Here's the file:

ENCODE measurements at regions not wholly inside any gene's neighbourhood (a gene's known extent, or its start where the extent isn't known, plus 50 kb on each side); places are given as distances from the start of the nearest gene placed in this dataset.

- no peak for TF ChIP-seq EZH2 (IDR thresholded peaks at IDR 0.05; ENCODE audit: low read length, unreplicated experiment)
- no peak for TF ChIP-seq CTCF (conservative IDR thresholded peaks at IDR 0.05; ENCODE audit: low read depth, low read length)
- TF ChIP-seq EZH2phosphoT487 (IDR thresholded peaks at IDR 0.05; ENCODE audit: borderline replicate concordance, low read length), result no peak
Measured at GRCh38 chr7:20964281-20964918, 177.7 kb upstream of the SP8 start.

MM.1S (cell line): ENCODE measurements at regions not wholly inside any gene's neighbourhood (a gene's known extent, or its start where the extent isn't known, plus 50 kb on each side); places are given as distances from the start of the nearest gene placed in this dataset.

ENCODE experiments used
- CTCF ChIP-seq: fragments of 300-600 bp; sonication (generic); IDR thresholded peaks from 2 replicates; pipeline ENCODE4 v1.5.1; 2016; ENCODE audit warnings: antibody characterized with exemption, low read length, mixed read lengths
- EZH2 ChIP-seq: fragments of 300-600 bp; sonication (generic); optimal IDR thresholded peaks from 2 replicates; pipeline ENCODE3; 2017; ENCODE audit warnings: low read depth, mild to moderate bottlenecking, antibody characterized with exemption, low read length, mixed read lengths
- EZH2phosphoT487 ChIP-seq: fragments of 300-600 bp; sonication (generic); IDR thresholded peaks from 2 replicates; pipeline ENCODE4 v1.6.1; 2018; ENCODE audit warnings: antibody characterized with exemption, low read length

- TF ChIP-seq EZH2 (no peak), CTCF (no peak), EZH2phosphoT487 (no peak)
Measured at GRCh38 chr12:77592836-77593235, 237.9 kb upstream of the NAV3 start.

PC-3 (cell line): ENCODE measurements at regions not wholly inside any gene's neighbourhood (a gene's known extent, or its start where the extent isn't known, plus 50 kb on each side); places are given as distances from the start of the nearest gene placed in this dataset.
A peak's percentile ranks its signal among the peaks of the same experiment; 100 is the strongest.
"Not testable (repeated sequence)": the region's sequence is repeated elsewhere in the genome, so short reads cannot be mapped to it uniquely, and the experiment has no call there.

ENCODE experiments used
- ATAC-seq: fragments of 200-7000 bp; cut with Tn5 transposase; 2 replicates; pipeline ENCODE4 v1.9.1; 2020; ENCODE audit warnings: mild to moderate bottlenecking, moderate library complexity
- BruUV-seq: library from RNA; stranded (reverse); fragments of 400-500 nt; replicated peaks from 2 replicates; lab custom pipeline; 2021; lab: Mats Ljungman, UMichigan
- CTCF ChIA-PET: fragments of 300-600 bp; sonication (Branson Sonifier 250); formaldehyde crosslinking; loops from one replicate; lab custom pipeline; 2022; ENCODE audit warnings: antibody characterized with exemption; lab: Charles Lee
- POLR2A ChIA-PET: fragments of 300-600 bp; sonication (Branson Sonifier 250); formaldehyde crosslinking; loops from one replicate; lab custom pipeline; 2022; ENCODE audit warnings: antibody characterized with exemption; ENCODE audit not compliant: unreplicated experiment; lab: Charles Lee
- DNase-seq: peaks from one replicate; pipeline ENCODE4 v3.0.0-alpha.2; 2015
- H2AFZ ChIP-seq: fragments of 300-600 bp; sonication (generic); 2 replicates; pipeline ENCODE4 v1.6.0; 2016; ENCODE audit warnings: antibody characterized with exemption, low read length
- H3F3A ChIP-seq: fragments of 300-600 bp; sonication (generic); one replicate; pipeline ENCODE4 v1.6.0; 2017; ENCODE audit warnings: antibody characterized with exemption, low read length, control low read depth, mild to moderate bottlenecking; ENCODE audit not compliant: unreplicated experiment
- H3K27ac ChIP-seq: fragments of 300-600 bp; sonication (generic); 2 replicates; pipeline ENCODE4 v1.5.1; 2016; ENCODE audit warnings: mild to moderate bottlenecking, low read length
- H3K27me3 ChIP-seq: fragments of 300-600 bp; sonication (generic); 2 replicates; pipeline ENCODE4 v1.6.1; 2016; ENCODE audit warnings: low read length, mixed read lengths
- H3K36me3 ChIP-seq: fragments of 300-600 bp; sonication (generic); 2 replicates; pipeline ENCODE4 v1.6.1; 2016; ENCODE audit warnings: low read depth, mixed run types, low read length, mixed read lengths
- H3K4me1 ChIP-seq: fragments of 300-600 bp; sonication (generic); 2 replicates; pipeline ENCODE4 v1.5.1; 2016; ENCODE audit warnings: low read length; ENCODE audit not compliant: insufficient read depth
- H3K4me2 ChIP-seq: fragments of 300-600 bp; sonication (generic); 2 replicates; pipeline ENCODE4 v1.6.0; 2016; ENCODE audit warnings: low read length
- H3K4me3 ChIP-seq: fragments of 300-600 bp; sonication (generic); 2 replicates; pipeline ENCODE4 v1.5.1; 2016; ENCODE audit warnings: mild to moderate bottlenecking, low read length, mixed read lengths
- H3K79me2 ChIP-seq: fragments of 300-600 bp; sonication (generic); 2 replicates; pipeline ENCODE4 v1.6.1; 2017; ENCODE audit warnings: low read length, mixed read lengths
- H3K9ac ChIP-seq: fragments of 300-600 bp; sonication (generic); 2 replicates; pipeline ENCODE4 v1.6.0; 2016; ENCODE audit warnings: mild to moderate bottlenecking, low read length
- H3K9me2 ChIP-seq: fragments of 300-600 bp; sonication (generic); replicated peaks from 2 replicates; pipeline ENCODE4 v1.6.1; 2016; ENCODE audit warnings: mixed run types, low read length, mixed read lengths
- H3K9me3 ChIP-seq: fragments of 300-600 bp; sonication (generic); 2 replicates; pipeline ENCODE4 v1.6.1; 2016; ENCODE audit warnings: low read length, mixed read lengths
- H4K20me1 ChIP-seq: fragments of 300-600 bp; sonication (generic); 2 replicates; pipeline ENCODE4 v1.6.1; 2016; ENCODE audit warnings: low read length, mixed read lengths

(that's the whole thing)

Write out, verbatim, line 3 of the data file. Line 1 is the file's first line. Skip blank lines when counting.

- no peak for TF ChIP-seq CTCF (conservative IDR thresholded peaks at IDR 0.05; ENCODE audit: low read depth, low read length)